Not being a Sailor, I don’t really know, but that explanation does make sense to the layman.

        • A Proud Infidel®™ says:

          That kinda shit happens when you get dictums from on high putting PC bullshit indoctrination sessions in a higher priority than job and mission training along with equipment maintenance.

      • W2 says:

        No steering casualty, plus with a recent upgrade, there are at least 4 ways to steer JSM. DDG 56 simply got run down and hit. DDG 62 got t-boned due to watch stander inaction. CG 54 grounded due to watch stander inaction. Equipment, in all instances, worked as designed. It’s the humans that failed miserably.

        • Silentium Est Aureum says:

          I am not going to Monday morning quarterback this shit, but if it wasn’t material, why are our watchstanders fucking up at such a high rate of speed?

          And I saw your comment above. No “C” schools? Seems like our schoolhouses are failing at all levels. Mentoring? Yeah, not seeing it.

          All I know is I had no problem grabbing a set of sound powered phones, or manning a plot, or watch as needed when hitting a high traffic area, regardless of how long I had been up or what time it was.

          Humans have a lot to do with the accidents, but we can’t discount material conditions. If, as you say, we don’t have top tier technicians maintaining and repairing our gear, then we really are fucked.

          • W2 says:

            SEA, I can go on for days about navy maintenance and the material condition of the ships in Yokosuka.

            Here’s what has happened to the navy IMHO. For the O’s, they killed SWOS, or Surface Warfare Officers School. It’s where Ensigns learned the basics required to be a DIVO and were trained to the USN standard way of doing things. Now, the navy sends officers to the ship for “OJT”. We are starting on three generations of O’s who have never had formal training to a USN standard at the beginning of their careers. For the E’s, the navy killed some human instructed C schools and have made it e-learning, hoping the LPO on the ship can provide technical training once the new sailor hits the fleet. That training isn’t happening. Also, with the zero defect mentality, sailors aren’t working on gear they don’t have an NEC for. The days of you reporting onboard and learning the basics of troubleshooting your division’s equipment is over.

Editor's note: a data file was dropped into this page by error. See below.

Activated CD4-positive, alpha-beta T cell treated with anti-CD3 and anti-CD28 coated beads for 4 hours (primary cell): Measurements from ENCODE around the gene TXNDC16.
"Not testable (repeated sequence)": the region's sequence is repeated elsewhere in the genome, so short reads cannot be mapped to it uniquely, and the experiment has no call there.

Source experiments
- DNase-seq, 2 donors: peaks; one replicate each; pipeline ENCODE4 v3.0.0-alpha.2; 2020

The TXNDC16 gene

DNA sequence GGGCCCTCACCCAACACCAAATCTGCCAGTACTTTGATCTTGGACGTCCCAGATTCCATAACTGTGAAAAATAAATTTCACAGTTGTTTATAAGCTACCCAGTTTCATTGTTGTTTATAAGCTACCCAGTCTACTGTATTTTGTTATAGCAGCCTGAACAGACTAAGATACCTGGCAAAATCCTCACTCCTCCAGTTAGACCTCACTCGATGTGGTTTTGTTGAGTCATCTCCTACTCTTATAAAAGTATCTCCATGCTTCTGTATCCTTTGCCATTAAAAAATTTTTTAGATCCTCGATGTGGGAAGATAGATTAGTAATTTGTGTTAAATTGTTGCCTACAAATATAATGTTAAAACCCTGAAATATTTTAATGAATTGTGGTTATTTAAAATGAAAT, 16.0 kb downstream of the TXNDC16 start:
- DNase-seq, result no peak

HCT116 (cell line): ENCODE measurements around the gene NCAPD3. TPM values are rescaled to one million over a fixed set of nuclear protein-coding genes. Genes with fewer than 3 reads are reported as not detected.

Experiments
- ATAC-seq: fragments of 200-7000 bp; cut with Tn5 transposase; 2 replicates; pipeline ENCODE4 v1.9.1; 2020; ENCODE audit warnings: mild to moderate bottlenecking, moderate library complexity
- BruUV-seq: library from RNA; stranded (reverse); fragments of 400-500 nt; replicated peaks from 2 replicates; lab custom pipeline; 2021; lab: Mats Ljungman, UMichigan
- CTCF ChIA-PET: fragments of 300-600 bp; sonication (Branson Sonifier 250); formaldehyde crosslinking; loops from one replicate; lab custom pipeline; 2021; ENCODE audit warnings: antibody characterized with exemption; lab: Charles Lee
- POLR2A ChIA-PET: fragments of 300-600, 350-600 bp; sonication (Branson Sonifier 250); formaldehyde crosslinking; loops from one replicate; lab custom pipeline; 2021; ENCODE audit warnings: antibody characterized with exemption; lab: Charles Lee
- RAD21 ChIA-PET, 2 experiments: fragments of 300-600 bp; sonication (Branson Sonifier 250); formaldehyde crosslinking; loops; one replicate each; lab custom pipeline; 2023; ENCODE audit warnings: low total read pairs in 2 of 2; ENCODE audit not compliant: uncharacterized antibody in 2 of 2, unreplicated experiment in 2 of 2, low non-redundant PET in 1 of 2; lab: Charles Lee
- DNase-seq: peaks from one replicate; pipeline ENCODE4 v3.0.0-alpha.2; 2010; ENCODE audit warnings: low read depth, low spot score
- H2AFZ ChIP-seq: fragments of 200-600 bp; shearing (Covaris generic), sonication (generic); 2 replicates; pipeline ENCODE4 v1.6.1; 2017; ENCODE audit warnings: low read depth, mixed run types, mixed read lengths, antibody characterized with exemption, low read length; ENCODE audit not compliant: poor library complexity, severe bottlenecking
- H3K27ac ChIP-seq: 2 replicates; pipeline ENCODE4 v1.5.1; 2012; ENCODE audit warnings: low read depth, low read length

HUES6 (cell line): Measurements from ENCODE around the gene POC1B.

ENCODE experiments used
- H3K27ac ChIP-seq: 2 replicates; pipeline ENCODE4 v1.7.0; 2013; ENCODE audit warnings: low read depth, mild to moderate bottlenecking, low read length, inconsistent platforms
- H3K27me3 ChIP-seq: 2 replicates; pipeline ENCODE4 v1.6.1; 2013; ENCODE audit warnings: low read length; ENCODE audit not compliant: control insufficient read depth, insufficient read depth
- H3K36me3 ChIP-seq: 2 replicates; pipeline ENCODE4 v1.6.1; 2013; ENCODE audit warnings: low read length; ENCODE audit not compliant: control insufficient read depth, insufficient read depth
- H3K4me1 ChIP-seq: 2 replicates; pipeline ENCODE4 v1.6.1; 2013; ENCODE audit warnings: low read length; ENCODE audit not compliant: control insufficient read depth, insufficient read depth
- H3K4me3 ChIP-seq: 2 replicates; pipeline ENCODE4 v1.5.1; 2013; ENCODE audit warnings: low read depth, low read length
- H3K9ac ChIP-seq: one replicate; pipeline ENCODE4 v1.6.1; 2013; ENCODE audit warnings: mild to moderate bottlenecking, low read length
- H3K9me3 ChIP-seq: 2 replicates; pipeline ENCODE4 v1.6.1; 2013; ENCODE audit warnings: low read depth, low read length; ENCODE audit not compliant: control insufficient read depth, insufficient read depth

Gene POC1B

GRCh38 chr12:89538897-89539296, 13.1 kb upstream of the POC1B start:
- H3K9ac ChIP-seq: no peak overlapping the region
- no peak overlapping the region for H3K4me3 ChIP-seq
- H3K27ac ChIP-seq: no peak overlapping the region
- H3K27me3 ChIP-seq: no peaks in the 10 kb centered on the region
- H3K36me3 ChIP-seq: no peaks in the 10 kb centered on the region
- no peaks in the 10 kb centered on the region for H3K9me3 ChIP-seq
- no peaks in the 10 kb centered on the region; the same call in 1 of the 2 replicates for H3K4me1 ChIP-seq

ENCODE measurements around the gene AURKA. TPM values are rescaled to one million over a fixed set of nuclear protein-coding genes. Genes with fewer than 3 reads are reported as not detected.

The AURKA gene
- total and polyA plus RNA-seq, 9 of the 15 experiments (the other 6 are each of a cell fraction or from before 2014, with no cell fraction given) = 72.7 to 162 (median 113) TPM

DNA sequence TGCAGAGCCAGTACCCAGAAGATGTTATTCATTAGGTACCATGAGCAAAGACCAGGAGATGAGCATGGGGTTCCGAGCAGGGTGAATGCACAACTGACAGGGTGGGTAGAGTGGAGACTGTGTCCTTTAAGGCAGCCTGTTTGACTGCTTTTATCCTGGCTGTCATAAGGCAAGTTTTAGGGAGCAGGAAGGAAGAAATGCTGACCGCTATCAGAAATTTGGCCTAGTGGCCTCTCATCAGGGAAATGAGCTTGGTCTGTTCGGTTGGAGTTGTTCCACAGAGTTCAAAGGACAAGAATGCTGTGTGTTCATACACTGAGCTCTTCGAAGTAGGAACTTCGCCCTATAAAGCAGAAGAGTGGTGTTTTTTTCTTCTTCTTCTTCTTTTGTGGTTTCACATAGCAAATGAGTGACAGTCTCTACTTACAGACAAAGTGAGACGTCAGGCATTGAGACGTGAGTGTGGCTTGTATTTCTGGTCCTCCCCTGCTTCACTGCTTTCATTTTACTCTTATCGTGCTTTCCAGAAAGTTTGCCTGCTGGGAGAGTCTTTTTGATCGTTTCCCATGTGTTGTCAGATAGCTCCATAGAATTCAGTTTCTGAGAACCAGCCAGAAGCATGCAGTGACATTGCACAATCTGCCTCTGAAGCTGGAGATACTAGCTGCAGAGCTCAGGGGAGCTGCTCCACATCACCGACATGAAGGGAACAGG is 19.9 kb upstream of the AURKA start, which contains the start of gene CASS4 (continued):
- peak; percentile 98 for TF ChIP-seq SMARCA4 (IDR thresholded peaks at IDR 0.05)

So you have O’s that have not been trained to the navy standard, and E’s that hit the fleet with questionable in rate training (except the nukes, they still get trained out the ying yang). Is it any wonder the things that happened in 2017 are happening? The bumper boat issues that cost 17 sailors their lives and the CG 54 grounding are examples of human failure across so many levels. Anchoring and driving ships are basic core competencies of the surface navy and we failed in those mission areas.